response = None
        if arguments['method'] == 'GET':
            response = requests.get(url)
        elif arguments['method'] == 'POST':
            response =, json=body)
        elif arguments['method'] == 'PUT':
            response = requests.put(url, json=body)
        elif arguments['method'] == 'DELETE':
            response = requests.delete(url)
            raise ValueError(arguments)

        if response.status_code == 200:
            return json.dumps(response.json())
            return f"Status code: {response.status_code}"

How to Call a Function from ChatGPT?

When sending a user’s message to ChatGPT, we include the list of available functions:

def call_ai(self, new_message):
    if new_message:
        self.messages.append({"role": "user", "content": new_message})

    response =


Now, let’s focus on an important part. We want our code to:

  1. Call the functions requested by AI. It may be more than one function!
  2. Pass the response back to AI.
  3. Allow AI to call multiple functions in a row and wait until ChatGPT returns a response intended for the user.
  4. Only return the last message to the user, excluding functions, their parameters, and responses.

In the call_ai function, we need to handle the responses from ChatGPT and distinguish between messages intended for the user and function calls. Any messages with a non-empty tool_calls field indicate a function call. Remember that AI may request multiple function calls in a single response! tool_calls is a list!

When we receive such requests, we need to call the functions with the provided arguments and pass the response back to ChatGPT as a message with role set to tool, the function name, and the tool call identifier. We store the function response as the content of the message.

# This is a continuation of the call_ai function!

msg = response.choices[0].message
if msg.content:

tool_calls = msg.tool_calls
if tool_calls:
    msg.content = "" # required due to a bug in the SDK. We cannot send a message with None content
    for tool_call in tool_calls:
        # we may get a request to call more than one function(!)
        function_name =
        function_args = tool_call.function.arguments
        if function_name == 'call_rest_api':
            # ['function_call']['arguments'] contains the arguments of the function
            # Here, we call the requested function and get a response as a string
            function_response = self.call_rest_api(function_args)
            # We add the response to messages
                "role": "tool",
                "name": function_name,
                "content": function_response

            self.call_ai(new_message=None) # pass the function response back to AI

Since we recursively call call_ai, the function won’t exit until we receive a message intended for the user. Recursion allows AI to chain multiple function interactions in a row because we don’t exit the call_ai function too quickly.

The code is stateful and contains the entire chat history of a conversation. Instead of returning the last message from call_ai, we can add a get_last_message function to retrieve the response for the user:

    def get_last_message(self):
        return self.messages[-1].content

I encapsulated all of the above code in an AI class. Note I had to instantiate the API Client, too! The class structure looks like this:

import json
import logging
from openai import OpenAI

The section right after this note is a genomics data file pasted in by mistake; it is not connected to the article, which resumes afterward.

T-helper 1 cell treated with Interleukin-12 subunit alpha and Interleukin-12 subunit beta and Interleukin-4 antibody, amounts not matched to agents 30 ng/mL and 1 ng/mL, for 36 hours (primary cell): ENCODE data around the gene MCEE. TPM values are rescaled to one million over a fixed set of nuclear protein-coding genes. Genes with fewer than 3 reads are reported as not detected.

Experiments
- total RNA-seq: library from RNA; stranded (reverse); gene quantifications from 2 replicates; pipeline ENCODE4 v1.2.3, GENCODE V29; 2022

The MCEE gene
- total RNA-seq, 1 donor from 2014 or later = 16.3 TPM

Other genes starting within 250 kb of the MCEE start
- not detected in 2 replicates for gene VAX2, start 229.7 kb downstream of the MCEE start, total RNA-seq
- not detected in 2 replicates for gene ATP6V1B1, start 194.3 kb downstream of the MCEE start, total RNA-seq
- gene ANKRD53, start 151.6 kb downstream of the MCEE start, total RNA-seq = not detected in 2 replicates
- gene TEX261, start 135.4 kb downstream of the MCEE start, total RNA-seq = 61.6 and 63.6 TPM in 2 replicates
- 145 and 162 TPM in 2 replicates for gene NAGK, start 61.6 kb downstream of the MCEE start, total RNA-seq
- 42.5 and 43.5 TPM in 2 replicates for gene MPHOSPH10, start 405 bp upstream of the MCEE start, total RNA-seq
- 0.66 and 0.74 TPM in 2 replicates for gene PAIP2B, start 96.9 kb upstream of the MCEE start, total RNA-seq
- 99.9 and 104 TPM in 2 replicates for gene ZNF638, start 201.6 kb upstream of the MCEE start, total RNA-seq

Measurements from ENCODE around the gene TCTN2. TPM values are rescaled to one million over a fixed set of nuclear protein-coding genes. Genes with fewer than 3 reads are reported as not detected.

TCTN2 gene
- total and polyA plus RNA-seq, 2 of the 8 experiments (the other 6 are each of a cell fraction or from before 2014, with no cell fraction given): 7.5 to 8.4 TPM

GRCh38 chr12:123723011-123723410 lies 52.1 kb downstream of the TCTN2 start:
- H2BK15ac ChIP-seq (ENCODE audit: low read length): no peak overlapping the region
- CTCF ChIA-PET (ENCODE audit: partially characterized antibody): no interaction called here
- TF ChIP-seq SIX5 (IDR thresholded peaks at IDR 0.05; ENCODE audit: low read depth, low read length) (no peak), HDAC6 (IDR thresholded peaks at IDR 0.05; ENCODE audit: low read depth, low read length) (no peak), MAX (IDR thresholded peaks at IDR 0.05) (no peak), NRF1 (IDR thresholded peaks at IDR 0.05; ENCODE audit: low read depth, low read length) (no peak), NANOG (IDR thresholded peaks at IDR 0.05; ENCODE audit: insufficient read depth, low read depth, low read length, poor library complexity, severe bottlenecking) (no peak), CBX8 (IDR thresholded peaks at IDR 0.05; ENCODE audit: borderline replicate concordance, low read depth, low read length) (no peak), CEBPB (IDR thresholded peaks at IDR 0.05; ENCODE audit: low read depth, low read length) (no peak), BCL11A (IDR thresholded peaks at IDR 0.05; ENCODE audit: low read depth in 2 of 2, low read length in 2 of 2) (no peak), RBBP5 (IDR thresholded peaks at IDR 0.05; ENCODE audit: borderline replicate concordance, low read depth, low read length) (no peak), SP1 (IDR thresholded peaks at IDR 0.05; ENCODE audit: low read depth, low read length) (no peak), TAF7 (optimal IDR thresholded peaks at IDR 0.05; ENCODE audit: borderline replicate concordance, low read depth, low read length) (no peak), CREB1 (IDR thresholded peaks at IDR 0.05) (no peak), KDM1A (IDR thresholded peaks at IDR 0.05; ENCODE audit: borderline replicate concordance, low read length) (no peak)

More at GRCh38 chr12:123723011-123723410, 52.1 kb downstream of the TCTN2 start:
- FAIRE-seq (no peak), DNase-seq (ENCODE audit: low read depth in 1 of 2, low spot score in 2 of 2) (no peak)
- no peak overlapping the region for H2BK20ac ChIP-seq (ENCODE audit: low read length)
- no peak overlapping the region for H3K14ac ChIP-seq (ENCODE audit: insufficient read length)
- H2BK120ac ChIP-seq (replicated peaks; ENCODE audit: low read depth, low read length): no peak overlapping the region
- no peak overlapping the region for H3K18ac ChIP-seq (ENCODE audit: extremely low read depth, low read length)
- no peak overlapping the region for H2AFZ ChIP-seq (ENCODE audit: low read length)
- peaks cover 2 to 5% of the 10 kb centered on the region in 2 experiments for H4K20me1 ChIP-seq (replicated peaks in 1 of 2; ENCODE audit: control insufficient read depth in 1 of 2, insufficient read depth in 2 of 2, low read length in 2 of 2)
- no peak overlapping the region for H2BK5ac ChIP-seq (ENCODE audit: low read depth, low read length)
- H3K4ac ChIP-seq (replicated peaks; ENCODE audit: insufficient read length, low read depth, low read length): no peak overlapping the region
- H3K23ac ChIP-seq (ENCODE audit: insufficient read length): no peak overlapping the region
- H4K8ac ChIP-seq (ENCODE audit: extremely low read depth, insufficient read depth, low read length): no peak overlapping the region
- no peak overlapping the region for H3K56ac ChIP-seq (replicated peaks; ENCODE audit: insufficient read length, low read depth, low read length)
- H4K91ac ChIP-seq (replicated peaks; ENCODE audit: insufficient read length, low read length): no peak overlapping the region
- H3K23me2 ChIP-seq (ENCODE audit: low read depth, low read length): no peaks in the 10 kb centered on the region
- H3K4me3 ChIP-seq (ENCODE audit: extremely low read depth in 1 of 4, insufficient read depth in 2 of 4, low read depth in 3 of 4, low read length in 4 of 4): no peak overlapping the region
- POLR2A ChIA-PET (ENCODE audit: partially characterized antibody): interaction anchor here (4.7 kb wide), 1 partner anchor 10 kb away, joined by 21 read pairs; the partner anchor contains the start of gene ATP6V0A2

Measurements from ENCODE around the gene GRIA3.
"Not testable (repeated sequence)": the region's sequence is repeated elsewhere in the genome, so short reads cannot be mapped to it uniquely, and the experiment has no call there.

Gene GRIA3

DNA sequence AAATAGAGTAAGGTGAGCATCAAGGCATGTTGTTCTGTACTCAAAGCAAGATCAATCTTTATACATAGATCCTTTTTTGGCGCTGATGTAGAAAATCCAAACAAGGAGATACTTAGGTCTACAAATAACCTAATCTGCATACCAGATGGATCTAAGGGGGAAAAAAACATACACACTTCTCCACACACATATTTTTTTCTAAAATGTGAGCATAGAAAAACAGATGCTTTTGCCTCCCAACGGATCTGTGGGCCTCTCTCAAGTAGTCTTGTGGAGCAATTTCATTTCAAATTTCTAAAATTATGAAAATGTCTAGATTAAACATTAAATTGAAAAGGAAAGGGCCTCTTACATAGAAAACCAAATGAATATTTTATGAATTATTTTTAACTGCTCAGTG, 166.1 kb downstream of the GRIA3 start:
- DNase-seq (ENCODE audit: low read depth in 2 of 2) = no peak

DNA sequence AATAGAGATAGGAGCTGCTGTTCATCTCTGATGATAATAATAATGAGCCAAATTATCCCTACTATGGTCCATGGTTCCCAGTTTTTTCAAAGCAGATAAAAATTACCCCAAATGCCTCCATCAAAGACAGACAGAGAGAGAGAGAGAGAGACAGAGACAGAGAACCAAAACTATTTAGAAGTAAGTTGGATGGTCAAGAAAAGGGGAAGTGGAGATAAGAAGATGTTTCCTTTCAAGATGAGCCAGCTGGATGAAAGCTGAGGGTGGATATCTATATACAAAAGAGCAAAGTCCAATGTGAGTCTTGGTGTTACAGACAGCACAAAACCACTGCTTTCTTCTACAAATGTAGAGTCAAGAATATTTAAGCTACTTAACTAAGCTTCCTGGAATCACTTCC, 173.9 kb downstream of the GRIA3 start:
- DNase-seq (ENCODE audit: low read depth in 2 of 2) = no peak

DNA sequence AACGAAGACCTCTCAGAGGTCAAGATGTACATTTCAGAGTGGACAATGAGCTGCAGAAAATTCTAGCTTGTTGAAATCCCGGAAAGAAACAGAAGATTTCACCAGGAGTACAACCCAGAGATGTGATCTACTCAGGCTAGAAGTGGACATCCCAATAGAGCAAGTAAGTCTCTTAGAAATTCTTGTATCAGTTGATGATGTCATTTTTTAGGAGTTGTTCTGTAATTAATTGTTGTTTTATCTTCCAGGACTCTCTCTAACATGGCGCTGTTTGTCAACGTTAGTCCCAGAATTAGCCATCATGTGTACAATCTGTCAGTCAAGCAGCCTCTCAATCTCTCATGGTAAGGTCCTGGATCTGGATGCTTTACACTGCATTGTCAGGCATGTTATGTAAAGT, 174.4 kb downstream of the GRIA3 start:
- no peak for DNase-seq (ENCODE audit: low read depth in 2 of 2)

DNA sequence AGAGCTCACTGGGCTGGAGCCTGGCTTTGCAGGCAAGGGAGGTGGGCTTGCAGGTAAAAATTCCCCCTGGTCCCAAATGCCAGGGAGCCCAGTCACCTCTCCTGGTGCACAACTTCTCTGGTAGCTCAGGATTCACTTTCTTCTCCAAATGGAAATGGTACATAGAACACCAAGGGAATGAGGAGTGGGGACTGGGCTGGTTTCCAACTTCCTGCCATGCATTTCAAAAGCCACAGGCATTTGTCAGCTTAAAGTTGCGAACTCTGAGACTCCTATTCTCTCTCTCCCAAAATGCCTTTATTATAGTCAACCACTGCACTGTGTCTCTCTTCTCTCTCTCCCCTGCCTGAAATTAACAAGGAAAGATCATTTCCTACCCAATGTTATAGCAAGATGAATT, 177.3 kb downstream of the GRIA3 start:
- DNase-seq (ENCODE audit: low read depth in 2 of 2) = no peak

import requests

logger = logging.getLogger(__name__)

class AI:
    def __init__(self):
        self.available_apis = ...
        self.functions = ...
        self.messages = ...
        self.client = OpenAI(

    def call_rest_api(self, arguments):

    def call_ai(self, new_message):

    def get_last_message(self):

How to Build a Slack Chatbot?

Once we have completed the code implementing AI interactions, we can move on to connecting our service with Slack. The service should listen to events from Slack and pass the messages to AI.

I have provided detailed instructions for setting up a Slack app in my article on building an AI-powered Slackbot for data analysis, so here, I will focus on the code implementation.

The Slackbot will respond to messages in a specific channel. Additionally, the service will only perform actions when the bot is mentioned in a message. We will use the app_mention event to detect such messages.

Since calling ChatGPT may take some time, we will handle requests in a separate thread. To acknowledge that we have received a message, the chatbot will react to all messages with a thumbs-up emoji. Later, the service will reply in the same Slack thread.

Take a look a the code I used to store the conversations:

conversations = {}
ai = conversations.get(thread_ts, AI())
conversations[thread_ts] = ai

I have stored them in a dictionary, using the thread_ts as the key. This way, we can handle multiple conversations simultaneously and maintain the chat history for each of them. However, I have not removed the conversations from the dictionary, so the dictionary will continue to grow until it reaches the memory limit. In a production environment, we should implement a mechanism to remove old conversations.

If the Slack channel is public and you don’t want multiple people talking with the bot in the same thread, identify conversations using both the thread and the user id.

import slack
from flask import Flask
from slackeventsapi import SlackEventAdapter
from ai import AI
from threading import Thread
from queue import Queue, Full

SLACK_CHANNEL = "#slack-bots"

SLACK_TOKEN = ... # Preferably, pass the token as an environment variable or read from a file

app = Flask(__name__)
slack_event_adapter = SlackEventAdapter(SLACK_SIGNING_TOKEN, '/slack/events', app)

client = slack.WebClient(token=SLACK_TOKEN)
messages_to_handle = Queue(maxsize=32)
conversations = {}

def reply_to_slack(thread_ts, response):
    client.chat_postMessage(channel=SLACK_CHANNEL, text=response, thread_ts=thread_ts)

def confirm_message_received(channel, thread_ts):